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Bipartisan Group Calls For an End to Cannabis Prohibition

Bipartisan Group Calls For an End to Cannabis Prohibition


Bipartisan Group Calls For an End to Cannabis Prohibition

A group of lawmakers thinks it’s high time to end cannabis prohibition. The group is made up of politicians from both sides of the aisle. They want Congress to pass a bill that would end cannabis prohibition at the federal level.

Ending Federal Cannabis Prohibition

Bipartisan Group Calls For an End to Cannabis Prohibition

The Ending Federal Marijuana Prohibition Act of 2017 in February. The bill would put an end to federal laws that make weed illegal.

This is not the first time the bill has been proposed. In fact, there have been three other versions of it. The bill was brought to Congress in 2011, 2013, and 2015. So far, it has never passed.

The bill would do four main things:

  1. It would take weed off the list of illegal drugs. Currently, cannabis is a Schedule I drug. That category is for drugs that are considered to be the most dangerous and that have no medical uses. Last year, the DEA refused to move weed off the list.
  2. The bill would regulate weed the same way alcohol is regulated.
  3. It would create a system for giving permits to people and companies in the legal cannabis industry.
  4. The bill would let states decide how to regulate cannabis. This would apply to both medical and recreational weed.

Bipartisan Support

Bipartisan Group Calls For an End to Cannabis Prohibition

There is strong bipartisan support for the bill. Representative Thomas A. Garrett is the bill’s main sponsor. He is a Republican from Virginia. Along with him, there are 11 other co-sponsors. Seven of them are Democrats. Four of them are Republicans.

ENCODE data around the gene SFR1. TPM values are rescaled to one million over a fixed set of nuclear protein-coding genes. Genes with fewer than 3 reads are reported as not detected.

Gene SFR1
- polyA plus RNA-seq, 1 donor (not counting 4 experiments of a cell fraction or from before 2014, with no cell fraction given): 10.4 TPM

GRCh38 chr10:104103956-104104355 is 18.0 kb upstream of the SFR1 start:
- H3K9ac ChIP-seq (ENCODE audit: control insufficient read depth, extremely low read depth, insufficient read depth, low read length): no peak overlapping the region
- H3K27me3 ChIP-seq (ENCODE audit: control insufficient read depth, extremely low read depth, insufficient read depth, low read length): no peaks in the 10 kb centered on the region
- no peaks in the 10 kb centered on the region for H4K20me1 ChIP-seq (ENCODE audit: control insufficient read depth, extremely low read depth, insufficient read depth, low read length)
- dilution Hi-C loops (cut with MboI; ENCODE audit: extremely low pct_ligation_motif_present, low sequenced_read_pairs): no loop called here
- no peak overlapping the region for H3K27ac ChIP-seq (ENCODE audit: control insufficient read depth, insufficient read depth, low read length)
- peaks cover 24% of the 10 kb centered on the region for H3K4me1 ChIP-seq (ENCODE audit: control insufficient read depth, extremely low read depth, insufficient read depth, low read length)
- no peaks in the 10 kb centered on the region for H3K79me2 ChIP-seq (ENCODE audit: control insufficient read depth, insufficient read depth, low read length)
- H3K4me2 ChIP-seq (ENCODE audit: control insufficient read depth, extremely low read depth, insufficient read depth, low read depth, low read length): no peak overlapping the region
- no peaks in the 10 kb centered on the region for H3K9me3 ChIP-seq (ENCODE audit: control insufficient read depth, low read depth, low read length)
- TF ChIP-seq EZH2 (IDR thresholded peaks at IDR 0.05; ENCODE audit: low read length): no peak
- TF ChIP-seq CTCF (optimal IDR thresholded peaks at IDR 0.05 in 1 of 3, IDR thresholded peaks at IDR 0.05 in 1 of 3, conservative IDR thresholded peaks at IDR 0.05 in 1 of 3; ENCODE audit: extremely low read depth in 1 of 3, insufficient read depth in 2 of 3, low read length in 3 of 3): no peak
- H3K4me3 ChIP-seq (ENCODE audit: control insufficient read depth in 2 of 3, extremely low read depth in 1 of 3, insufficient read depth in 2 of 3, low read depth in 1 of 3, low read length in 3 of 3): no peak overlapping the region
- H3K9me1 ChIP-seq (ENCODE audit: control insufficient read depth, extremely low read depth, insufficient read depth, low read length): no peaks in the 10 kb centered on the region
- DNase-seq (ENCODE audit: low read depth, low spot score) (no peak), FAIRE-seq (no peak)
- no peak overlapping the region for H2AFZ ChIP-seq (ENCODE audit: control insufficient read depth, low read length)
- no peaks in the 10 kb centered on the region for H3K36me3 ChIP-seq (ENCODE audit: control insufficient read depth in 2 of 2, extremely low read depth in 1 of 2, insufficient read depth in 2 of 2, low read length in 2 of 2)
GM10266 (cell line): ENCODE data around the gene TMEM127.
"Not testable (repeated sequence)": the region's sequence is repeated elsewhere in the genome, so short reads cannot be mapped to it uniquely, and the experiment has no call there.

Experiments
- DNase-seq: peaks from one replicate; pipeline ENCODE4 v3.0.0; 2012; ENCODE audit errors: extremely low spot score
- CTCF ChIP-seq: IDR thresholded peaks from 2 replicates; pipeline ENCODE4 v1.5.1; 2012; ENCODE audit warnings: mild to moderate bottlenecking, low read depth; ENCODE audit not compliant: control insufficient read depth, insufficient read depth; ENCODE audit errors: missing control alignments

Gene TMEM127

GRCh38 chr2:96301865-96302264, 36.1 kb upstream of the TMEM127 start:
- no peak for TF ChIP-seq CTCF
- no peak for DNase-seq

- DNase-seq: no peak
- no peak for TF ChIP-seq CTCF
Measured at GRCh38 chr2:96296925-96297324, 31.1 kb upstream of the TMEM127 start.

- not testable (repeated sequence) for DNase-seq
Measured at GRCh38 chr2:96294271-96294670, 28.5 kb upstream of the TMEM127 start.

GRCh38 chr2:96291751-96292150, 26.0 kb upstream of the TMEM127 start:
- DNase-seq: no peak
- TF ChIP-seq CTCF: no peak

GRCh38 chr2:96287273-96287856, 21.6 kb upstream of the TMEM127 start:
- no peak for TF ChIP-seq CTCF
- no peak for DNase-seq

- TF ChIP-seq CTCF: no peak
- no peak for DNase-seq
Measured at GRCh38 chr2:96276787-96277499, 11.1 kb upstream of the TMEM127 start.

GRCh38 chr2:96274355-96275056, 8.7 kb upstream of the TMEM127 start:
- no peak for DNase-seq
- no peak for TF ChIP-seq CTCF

Many of them say the bill will reduce harm caused by anti-weed laws. In particular, it will decrease the number of people arrested for non-violent crimes. Garrett recently told sources in that cannabis prohibition ends up “creating criminals out of people who otherwise follow the law.”

Co-sponsor Tulsi Gabbard has similar concerns. “FBI reports have shown that in 2011 alone, an individual in the United States was arrested for marijuana use, sale or possession every 42 seconds,” said the Congresswoman from Hawaii. She also said these arrests were “mostly in poor and minority communities.”

She added: “Our current laws are turning everyday Americans into criminals, sending them to jail, ruining their lives, tearing apart families and wasting huge amounts of taxpayer dollars to arrest, prosecute and incarcerate people for marijuana use.”

The Final Hit

Bipartisan Group Calls For an End to Cannabis Prohibition

Sponsors are now trying to raise support for the bill. But the White House could make that hard. In recent months, the Trump administration has become less friendly to cannabis.

Earlier this year White House press secretary Sean Spicer said there could be “greater enforcement” of cannabis prohibition laws.

Attorney General Jeff Sessions is also a vocal opponent of cannabis. Earlier this year he spoke out against weed. He said cannabis is “only slightly less awful” than heroin. He also said that medical marijuana “had been hyped, maybe too much.”

And most recently, President Trump hinted that he might go after medical marijuana states. Earlier this month, Trump signed off on a spending bill. Part of the bill said that federal funds could not be used to interfere with state medical cannabis laws. But Trump said he may ignore that rule and go after those states anyway.

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